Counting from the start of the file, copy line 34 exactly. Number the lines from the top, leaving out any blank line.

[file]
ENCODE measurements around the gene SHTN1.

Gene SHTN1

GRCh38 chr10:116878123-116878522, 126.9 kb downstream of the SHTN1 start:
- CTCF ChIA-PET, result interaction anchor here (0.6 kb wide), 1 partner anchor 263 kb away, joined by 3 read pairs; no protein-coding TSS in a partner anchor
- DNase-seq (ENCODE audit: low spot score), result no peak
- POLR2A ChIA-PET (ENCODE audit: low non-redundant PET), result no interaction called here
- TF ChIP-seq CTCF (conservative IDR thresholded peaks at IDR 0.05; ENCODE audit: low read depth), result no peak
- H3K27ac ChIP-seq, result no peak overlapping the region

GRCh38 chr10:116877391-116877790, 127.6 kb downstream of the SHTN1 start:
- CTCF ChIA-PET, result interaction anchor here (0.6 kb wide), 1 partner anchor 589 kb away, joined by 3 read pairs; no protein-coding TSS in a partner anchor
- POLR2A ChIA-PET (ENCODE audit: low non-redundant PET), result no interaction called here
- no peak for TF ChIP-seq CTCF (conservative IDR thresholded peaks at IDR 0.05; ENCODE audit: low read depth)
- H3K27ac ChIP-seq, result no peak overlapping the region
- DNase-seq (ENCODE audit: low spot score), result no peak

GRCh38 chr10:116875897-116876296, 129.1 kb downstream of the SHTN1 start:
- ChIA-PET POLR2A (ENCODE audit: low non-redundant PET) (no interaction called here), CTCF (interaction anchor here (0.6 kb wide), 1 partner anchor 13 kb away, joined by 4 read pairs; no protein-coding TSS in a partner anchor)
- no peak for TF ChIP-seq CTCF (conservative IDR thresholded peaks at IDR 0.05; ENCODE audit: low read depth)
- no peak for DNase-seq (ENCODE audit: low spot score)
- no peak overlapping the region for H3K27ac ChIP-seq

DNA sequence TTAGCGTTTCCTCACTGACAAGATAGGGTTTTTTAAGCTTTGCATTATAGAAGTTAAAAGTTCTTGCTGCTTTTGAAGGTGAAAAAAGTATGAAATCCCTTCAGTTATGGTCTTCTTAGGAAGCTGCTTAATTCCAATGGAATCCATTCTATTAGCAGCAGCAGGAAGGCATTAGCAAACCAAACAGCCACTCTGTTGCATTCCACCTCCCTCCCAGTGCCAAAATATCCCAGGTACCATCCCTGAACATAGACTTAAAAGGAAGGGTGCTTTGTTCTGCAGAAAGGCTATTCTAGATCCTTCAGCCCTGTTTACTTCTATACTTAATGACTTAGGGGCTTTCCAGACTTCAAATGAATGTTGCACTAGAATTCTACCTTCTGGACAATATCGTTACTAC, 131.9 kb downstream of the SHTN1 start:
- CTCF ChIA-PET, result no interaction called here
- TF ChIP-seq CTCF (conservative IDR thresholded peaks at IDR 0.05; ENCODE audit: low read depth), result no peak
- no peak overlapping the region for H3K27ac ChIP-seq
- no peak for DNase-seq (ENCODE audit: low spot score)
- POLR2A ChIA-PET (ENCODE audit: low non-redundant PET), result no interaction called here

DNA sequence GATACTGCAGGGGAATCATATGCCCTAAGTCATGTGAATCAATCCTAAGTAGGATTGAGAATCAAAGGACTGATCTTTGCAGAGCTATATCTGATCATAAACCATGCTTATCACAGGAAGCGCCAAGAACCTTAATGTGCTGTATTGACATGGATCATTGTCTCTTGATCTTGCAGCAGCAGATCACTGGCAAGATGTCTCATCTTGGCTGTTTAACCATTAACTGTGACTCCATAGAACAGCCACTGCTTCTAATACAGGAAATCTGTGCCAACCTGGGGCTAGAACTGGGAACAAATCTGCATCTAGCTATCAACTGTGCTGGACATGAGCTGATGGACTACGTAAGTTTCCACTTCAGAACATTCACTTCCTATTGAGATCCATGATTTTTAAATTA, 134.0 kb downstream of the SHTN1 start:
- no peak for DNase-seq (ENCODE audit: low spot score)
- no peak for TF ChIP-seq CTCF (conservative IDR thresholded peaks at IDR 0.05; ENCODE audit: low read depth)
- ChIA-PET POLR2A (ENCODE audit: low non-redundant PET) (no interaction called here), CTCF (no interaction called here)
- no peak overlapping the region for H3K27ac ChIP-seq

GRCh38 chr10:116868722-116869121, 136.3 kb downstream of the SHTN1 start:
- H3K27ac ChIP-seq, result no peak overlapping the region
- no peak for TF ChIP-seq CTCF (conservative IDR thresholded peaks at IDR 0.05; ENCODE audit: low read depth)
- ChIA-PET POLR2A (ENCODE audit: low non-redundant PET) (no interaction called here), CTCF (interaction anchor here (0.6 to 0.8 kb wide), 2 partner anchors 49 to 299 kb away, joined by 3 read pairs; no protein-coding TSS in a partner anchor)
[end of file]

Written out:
- ChIA-PET POLR2A (ENCODE audit: low non-redundant PET) (no interaction called here), CTCF (interaction anchor here (0.6 to 0.8 kb wide), 2 partner anchors 49 to 299 kb away, joined by 3 read pairs; no protein-coding TSS in a partner anchor)